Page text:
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Modeling Analysis of Exchange-Coupled Nanocomposite Magnets

See ,  IEEE Trans. On  Magnetics, 38 (2002), 2907.

See Appl. Phys. Lett., 81 (2002), 2029.

 

The equations describe the correlations between the exchange strength and the hard- and soft-phase parameters. The figure to the right is a typical 3-D energy surface for ferromagnetically coupled bilayers.

For details, see V.M. Chakka, Z. S. Shan, and J. P. Liu, J. Appl. Phys., 94 (2003), 6673, and Z. J. Guo, J. S. Jiang, J. E. Pearson, S. D. Bader, and J. P. Liu, Appl. Phys. Lett., 81, 2029 (2002).

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Synthesis of Monodisperse Ferromagnetic Nanoparticles
By varying synthetic parameters, the composition from 15-90% Fe [1] and particle size from 2 to 9 nm can be tuned with 1 nm accuracy for the monodisperse fcc FePt nanoparticles [2]. The salt-matrix annealing method then can be used to develop the high anisotropy L10 structure from the disordered fcc structure without sintering [3-5]. Quantitative correlations between particle size and the structural and magnetic properties of the L10 nanoparticles show that the long-range chemical ordering parameter S, Curie temperature and saturated magnetization drop significantly with decreasing particle size d [6].


[1] C.B. Rong, Y. Li and J.P. Liu, J. Appl. Phys., 101, 09K505 (2007); [2] V. Nandwana, K. E. Elkins, N. Poudyal, G. S. Chaubey, K. Yano, and J. P. Liu, J. Phys. Chem. C, 111, 4185 (2007); [3] K.E. Elkins, D. Li, N. Poudyal, N. Nandwana, Z. Jin, K. Chen, J.P. Liu, J. Phys. D: Appl. Phys. 38, 2306 (2005); [4] D. Li, N. Poudyal, N.; Nandwana, Z. Jin, K.E. Elkins, J.P. Liu. J. Appl. Phys., 99, 08E911 (2006); [5] J.P. Liu, K.E. Elkins, D. Li, V. Nandwana, N. Poudyal, IEEE Trans. Magn., 42, 3036(2006); [6] C.B. Rong, D. Li, V. Nandwana, N. Poudyal, K.E. Elkins, J.P. Liu, Adv. Mater., 18, 2984 (2006).

 

 

FeCo nanoparticles are ideal building blocks for nanostructured magnetic materials and biomedical applications due to the high saturation magnetization. A simple route has been developed to synthesize air-stable FeCo nanoparticles. It is based on reductive decomposition of Fe(III) acetylacetonate and Co(II) acetylacetonate in a mixture of surfactants and 1,2-hexadecanediol (HDD) under a gas mixture of Ar 93% + H2 7% at 300oC.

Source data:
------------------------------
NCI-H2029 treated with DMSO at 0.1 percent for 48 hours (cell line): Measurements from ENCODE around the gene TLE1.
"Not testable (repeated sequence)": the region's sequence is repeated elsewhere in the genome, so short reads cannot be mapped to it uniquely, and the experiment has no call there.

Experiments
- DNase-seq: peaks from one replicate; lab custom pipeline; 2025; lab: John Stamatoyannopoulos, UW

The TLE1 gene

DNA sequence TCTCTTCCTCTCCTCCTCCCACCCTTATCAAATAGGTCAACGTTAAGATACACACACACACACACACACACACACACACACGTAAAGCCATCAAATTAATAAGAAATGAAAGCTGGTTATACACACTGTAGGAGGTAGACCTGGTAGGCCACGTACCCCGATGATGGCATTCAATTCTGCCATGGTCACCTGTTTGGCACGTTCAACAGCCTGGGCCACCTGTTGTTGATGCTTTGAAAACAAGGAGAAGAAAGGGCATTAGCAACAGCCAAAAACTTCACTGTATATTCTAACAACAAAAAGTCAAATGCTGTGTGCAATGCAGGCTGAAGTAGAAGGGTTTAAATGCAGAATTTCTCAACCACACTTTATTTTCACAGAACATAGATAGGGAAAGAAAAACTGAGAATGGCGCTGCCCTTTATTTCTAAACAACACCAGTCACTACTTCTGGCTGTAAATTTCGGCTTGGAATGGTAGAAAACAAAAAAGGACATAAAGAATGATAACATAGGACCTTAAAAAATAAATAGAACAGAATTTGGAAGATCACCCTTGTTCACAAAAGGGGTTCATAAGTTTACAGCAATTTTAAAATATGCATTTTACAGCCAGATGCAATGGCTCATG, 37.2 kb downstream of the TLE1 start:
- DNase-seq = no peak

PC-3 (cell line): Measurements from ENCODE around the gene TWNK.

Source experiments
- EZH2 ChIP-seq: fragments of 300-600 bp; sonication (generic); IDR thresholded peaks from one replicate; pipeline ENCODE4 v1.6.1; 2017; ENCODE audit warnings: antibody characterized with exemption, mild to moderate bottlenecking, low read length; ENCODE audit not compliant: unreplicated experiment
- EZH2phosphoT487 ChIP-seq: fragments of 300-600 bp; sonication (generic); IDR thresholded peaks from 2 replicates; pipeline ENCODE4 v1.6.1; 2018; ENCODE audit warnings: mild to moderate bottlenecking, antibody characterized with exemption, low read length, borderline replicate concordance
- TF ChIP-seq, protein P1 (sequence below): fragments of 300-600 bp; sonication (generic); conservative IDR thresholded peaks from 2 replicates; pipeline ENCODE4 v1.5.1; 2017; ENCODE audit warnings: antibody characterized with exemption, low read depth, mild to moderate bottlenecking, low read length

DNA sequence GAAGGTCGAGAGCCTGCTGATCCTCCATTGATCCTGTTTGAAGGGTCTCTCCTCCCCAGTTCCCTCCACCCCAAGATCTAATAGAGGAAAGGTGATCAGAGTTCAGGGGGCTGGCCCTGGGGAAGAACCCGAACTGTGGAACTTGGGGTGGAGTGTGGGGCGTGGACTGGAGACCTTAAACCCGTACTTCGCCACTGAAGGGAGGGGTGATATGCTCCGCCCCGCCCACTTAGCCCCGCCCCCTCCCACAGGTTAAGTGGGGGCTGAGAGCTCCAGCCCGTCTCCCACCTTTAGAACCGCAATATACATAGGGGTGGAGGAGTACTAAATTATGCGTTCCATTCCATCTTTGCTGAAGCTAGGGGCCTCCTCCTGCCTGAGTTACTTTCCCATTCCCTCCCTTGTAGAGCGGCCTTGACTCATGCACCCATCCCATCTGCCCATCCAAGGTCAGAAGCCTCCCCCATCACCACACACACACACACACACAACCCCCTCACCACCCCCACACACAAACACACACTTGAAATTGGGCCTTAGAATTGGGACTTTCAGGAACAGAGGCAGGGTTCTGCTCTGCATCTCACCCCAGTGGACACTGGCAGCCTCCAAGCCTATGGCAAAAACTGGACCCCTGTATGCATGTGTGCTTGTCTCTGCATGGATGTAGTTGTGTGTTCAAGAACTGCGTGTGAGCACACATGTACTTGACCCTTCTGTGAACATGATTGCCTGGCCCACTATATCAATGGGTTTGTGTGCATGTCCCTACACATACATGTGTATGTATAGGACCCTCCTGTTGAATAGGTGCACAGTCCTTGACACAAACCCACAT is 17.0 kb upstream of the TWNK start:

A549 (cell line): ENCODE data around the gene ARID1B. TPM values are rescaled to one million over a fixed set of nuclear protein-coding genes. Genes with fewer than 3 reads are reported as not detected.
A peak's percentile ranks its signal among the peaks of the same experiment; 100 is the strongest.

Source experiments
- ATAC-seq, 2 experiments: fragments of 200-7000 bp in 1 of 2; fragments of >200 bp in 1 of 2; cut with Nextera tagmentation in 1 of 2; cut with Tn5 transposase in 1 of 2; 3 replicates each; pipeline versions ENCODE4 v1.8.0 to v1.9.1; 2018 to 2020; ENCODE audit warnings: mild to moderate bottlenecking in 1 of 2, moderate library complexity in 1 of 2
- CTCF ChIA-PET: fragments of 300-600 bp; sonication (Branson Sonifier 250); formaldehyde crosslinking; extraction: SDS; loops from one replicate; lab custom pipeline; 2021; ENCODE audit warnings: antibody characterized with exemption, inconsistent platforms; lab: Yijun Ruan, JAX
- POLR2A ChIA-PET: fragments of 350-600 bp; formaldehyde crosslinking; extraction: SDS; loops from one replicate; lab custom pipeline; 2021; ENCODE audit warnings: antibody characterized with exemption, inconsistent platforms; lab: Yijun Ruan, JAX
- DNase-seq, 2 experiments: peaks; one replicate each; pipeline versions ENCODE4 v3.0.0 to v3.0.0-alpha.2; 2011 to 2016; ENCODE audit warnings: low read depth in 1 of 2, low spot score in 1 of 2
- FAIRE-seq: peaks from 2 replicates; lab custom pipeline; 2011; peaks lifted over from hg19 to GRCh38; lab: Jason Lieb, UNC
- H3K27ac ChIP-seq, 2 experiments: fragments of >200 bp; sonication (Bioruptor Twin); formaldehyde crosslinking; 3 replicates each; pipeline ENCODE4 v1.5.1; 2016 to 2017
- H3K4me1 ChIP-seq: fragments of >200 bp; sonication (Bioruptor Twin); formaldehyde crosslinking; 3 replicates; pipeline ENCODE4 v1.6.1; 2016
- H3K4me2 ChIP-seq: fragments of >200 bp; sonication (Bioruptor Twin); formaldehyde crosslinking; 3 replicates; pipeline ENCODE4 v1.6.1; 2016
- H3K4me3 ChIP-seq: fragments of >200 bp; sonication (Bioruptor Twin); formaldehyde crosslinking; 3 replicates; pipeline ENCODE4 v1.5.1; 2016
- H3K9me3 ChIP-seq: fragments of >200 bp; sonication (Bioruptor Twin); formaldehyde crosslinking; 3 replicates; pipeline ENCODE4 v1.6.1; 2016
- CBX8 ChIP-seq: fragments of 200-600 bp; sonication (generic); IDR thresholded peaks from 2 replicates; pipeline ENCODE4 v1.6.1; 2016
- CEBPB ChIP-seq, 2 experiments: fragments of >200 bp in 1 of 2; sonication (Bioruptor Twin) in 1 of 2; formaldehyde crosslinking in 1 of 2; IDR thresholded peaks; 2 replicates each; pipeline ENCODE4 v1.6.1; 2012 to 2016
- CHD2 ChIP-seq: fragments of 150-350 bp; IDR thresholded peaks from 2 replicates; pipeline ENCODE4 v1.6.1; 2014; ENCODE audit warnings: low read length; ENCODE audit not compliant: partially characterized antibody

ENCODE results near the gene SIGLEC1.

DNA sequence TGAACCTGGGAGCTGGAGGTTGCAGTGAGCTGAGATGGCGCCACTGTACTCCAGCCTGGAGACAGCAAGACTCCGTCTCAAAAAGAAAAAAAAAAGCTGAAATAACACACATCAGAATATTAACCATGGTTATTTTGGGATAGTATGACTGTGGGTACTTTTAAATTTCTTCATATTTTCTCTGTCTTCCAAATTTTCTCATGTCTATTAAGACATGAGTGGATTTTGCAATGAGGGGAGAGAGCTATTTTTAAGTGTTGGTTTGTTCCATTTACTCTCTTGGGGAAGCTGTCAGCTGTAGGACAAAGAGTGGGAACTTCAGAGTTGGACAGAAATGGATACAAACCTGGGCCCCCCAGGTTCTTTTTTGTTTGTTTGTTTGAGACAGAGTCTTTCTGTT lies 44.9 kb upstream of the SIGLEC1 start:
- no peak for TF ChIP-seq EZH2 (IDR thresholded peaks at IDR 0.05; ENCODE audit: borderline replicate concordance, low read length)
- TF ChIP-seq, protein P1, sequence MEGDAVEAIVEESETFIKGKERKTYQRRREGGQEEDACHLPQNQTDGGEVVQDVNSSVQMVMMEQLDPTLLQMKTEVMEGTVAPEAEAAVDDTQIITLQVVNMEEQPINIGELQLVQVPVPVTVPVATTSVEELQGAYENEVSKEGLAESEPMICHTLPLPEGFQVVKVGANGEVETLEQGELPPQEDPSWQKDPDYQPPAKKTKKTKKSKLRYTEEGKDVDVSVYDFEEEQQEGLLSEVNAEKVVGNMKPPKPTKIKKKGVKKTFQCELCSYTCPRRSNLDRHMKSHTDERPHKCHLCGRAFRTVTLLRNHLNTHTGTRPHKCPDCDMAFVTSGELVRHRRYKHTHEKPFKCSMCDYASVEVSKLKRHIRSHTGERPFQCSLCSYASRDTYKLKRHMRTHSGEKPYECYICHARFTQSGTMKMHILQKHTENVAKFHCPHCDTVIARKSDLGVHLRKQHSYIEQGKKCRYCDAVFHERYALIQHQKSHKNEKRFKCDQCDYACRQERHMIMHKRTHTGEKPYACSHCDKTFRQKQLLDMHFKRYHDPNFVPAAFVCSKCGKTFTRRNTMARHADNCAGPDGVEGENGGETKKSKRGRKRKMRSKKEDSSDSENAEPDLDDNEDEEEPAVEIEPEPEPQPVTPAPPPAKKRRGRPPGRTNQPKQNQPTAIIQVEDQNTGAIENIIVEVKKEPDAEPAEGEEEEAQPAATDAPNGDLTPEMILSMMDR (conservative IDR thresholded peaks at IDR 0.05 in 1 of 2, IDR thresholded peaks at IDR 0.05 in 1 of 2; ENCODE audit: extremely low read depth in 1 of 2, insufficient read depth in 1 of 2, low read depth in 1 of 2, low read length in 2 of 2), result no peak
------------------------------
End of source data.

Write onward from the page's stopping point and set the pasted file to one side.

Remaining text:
For details, see G.S. Chaubey, C. Barcena, N. Poudyal, C.B. Rong, J.M. Gao, S.H. Sun and J. P. Liu, J.Am.Chem.Soc., (June 2007)

Nanoparticles of Fe, Co, FeCo, SmCo and NdFeB systems with sizes smaller than 30 nm and narrow size distribution have been successfully prepared by surfactant-assisted ball milling, which opens a new approach to obtain monodisperse magnetic nanoparticles.

 

 

 

 

 

 

 

 

 For details, see V. M. Chakka, B. Altuncevahir, Z. Q. Jin, Y. Li, J. P. Liu, J. Applied Physics, 99 (2006), 08E912.

Magnetic-field milling shows promise for producing nanostructured anisotropic hard magnetic particles. These nanostructured anisotropic submicrometre particles can be used for fabricating anisotropic bulk nanocomposite magnets.


 

For details, see N. Poudyal, B. Altuncevahir, V. Chakka, K. Chen, T.D. Black, J. P. Liu, Y. Ding and Z.L. Wang, J. Phys. D: Appl. Phys., 37, L45 (2004).

 

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Bulk Nanocomposite Magnets


Based on our experimental demonstration of enhanced energy products in nanoparticle-made exchange-coupled nanocomposite[1], we continue to work in fabrication of bulk nanocomposite magnets made from compaction of nanoparticles. High density (95% of theoretical value) bulk FePt/Fe3Pt nanocomposite magnets with a homogenous microstructure have been prepared by high-pressure warm compaction [2] and spark plasma sintering [3] of chemically synthesized FePt and Fe­3O4 nanoparticles. Energy products up to 16.3 MGOe of the isotropic bulk nanocomposite magnets have been achieved, which is significantly higher than the theoretical limit for fully dense isotropic single-phase FePt magnets. A pressure-induced phase transition was observed.[2]

 

 

 

 

 

 

 

 

 

 

[1] Hao Zeng, Jing Li, J. P. Liu, Zhong L. Wang and Shouheng Sun, Nature, 420, 395-398 (2002).  [2]C.B. Rong, V. Nandwana, N. Poudyal, J.P. Liu, M.E Kozlov, R.H. Baughman, Y.Ding, and Z.L. Wang, J. Appl. Phys., July (2007). [3] C.B. Rong, V. Nandwana, N. Poudyal, J.P. Liu, T. Saito, Y.Q. Wu, and M.J. Kramer, J. Appl. Phys., 101, 09K515 (2007).

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Others (magnetocaloric, etc.)
 

The Fe-rich FexPt100-x (x>78) alloys undergo a first-order phase transition from the disordered g phase with fcc structure to ordered a phase with bcc structure on cooling, and a reverse process on heating, accompanied by a magnetization jump [1]. A magnetic-field-induced phase transition g phase to the a phase is also observed in these alloys. The coupled temperature- and magnetic-field-induced phase transitions give rise to a huge negative thermal expansion and thus a giant magnetic entropy change (up to 39.8 J/kgK for the alloy with x=79) [2].

 

[1] C.B. Rong, Y. Li and J.P. Liu, J. Appl. Phys., 101, 09K505 (2007); [2]C.B. Rong and J.P. Liu, Appl. Phys. Lett., 90, 222504 (2007).

 

 

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Last updated: 04/05/13.